What’s the link between fame and fashion? The Yale Look Book knows …
I was in Chicago a few months ago visiting my cousin when I learned that, in some super glamorous life that’s not my own, I’m “famous.” Here’s the scene: I’m minding my own business, plugged into my iPod and listening to I-don’t-remember-which indie-rock band, when this woman approaches me and asks to take my photo. A teensy bit creeped out, I obliged. Minutes later, in a different part of town, it happened again. Fast-forward to a few weekends ago when I was eating at Bleecker Street Pizza and these people just started taking my picture. Like, they just whipped Kodaks out of their asses and pressed that shutter button like whoa.
So if you happen to see my face poorly pasted to a body in some bootleg erotic photo …
Who cares about little old me, a tiny black boy dressed in copious amounts of black with a homohawk? Without sounding too narcissistic — even if ours is the most narcissistic generation ever, as recently noted in the mainstream media — there are at least two ways to understand why these women wanted my photo. Maybe I embodied some kind of stereotypical ideal for these two women: they saw me and thought, “That’s what a New Yorker looks like!” Or, “OMG, a real-life queer! Get his picture, quick!”
The other possible scenario is that because I try to dress fashionably, it might have seemed to those women that I was “famous.” I know that whenever I see fabulously dressed people, I immediately panic and frantically think, “Who is it?!?! Who is it?!??!” simply because they look so deliciously well put-together. And one of the worst things for the celebrity is to be captured in a moment of bad fashion. How many times have we seen pictures of frumpy celebs sneaking out incognito to get coffee only to be revealed and embarrassed in the fashion press?
Yet nowadays, it seems that we’re all famous, or that everybody wants to be famous in their own way, if “fame” means instant recognition by people you don’t know. If it’s true, it might be because we’re living in a generation in which images circulate widely and quickly, thanks in no small part to cultural favorites like Facebook and Myspace. I know I recognize a lot of people at Yale from their Facebook profiles, even if I don’t know them personally. Similarly, party photography Web sites — thecobrasnake.com and lastnightsparty.com — post pictures of hot people from hot parties all over the world.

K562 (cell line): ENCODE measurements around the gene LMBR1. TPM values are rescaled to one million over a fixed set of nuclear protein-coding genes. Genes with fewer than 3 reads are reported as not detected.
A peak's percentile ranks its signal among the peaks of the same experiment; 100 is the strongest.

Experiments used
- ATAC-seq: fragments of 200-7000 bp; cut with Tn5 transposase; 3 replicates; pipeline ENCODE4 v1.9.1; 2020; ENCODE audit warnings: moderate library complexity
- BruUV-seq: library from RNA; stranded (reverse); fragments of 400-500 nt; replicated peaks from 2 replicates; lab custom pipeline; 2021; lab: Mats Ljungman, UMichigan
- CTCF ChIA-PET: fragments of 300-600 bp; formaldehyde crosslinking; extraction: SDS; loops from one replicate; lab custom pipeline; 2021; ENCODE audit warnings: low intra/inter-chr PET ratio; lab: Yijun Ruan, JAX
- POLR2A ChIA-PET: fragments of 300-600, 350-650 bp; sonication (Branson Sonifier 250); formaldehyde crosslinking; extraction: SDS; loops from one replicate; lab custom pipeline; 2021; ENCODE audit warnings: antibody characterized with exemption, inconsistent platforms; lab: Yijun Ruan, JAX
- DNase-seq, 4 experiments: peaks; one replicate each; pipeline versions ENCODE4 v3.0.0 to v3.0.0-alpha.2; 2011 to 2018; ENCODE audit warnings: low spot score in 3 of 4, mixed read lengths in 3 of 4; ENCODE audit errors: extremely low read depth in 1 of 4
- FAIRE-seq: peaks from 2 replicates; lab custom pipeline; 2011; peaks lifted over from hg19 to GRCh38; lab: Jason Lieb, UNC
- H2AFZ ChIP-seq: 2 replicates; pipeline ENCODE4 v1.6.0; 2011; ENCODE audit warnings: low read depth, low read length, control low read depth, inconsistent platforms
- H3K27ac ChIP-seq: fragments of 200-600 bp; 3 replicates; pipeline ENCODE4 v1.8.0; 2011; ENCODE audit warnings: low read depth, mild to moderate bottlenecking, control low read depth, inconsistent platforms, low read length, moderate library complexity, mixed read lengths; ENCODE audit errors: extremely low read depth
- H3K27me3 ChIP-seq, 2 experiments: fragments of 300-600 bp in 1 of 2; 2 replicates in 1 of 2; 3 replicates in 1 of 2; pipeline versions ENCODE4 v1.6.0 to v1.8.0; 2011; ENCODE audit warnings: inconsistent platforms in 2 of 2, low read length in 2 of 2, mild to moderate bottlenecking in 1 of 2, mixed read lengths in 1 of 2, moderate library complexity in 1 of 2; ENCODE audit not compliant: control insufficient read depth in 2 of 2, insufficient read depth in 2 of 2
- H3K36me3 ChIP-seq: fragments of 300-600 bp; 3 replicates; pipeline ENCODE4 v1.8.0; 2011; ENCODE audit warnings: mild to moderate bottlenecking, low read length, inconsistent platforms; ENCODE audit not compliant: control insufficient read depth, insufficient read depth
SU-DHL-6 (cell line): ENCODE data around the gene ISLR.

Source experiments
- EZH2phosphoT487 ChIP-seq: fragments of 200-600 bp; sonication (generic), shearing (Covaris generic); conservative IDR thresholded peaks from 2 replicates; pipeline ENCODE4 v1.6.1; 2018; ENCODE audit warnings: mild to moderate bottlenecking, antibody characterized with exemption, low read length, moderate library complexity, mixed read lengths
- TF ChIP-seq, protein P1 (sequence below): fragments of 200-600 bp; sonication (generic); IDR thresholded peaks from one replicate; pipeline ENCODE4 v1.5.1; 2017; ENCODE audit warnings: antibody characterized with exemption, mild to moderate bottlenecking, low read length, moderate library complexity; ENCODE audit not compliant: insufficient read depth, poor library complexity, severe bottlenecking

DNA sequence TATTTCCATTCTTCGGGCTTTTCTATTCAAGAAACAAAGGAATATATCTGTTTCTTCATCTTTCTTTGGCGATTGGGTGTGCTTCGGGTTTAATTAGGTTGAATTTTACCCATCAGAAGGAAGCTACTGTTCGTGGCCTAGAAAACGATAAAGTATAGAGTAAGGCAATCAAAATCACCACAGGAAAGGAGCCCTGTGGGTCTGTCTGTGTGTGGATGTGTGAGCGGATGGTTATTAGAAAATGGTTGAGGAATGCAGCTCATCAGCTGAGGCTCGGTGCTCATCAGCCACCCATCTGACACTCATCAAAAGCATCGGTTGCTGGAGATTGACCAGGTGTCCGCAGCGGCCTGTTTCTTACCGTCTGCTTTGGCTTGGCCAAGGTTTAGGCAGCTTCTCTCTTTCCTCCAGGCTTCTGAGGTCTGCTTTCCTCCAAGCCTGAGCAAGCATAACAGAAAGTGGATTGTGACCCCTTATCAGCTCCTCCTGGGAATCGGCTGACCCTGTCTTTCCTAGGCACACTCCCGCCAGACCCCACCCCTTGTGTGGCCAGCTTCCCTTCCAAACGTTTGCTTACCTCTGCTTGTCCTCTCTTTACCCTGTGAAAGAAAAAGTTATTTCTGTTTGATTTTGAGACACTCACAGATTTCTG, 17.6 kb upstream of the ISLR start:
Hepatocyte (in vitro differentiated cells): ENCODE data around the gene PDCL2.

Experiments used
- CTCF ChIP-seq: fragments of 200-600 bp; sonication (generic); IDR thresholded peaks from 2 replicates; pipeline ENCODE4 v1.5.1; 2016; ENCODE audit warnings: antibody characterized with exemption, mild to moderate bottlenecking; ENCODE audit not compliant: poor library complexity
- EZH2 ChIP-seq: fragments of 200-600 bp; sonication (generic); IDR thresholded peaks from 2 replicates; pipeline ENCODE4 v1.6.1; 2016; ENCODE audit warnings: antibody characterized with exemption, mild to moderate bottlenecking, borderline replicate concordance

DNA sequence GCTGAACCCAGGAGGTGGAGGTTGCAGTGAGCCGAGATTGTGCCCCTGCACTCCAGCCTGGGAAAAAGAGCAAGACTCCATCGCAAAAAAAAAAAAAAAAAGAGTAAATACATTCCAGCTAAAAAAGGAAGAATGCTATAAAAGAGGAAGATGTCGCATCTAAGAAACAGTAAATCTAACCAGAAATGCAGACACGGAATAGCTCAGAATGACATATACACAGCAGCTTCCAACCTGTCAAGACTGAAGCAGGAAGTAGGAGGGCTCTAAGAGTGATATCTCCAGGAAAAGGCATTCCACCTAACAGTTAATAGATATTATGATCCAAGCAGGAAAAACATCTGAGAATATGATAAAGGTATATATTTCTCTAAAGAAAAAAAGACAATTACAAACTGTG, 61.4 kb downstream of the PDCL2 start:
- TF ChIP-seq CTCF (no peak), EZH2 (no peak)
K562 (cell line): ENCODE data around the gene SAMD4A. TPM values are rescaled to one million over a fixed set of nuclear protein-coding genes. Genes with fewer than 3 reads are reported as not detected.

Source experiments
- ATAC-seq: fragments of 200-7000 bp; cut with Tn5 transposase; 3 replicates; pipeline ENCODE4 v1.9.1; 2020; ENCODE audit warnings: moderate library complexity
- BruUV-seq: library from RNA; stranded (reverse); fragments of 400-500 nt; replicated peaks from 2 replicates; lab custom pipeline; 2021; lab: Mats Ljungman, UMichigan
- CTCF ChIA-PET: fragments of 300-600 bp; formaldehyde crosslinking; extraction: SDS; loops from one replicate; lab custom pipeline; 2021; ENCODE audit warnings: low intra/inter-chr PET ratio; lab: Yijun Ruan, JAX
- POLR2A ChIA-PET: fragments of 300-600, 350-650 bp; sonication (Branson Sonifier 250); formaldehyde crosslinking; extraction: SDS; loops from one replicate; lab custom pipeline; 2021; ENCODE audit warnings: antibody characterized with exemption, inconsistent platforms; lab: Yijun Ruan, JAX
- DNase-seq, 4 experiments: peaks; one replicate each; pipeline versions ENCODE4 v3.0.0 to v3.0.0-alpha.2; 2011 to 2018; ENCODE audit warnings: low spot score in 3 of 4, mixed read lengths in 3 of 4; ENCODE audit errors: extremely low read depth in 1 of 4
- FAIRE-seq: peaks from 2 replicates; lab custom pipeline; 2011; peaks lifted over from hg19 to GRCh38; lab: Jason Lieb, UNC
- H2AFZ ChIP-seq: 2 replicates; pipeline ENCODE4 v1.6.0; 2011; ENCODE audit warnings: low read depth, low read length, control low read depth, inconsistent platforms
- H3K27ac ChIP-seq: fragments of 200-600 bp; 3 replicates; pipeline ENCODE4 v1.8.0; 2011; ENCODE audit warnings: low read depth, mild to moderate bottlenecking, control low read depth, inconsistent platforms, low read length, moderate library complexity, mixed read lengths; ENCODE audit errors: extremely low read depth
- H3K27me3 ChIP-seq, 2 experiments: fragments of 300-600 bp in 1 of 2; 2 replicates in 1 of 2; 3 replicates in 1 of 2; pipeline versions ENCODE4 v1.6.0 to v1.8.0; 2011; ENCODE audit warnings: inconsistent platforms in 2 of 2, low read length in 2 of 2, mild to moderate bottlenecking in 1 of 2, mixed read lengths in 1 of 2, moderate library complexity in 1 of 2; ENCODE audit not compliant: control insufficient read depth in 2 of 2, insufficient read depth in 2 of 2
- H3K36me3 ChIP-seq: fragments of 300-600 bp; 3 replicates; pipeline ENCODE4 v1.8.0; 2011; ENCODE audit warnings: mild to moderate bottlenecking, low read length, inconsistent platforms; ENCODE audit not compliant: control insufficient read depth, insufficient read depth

Starting next fall, I will add yet another piece of narcissism to our image-obsessed generation, and I tentatively call it The Yale Look Book. TYLB is a blog I’ve started that will chronicle fashionable people right here on the Yale campus. To create the blog, I plan to hang out on Cross Campus during the lunch hour and ask to take pictures of random, fashionable folk in front of one of the college walls. Of course, I won’t take your mug shot so that you look bad; the point of TYLB is so that you look hot!
Like any look book, TYLB will hopefully serve as a style guide to the Yale community. If we’re living in an age in which anybody can seem famous, thanks to the circulation of images through Internet networking Web sites, then hopefully some Yale students will take more pride in how they present themselves so that they will be “spotted” in TYLB. Everybody wants to be spotted: It’s why we dress up to go out or why we update our Facebook status/profile every second. We want people to pay attention to us.
Some of you are squirming in your chairs, saying, “I just don’t care about fashion. I don’t care what I look like. Plus, fashion is silly.” How do you argue with that? Well, if your body is your canvas, as I often say, take the advice of an undergraduate friend of mine who recently added, “And you’re competing with all the other canvases.” Enough said.
More often than not, people who claim to not be in on the fashion project are the same people who know that they should dress up, even if only a little, before they go out or someplace important. The common misconception is that fashionable dress means having the latest threads, or even the most expensive ones. But for me, being fashionable simply means that we take ourselves seriously enough to not look like a Hot Mess in public.
Why not use TYLB as an opportunity to capitalize on Yale students’ general fabulousness by giving them an facebook-worthy reward for looking good?
So don’t be too freaked out if I approach you on CC and ask, “Do you mind if I take your photo for The Yale Look Book?”
“Come on, Vogue!”
Madison Moore wants you to make your body move to the music.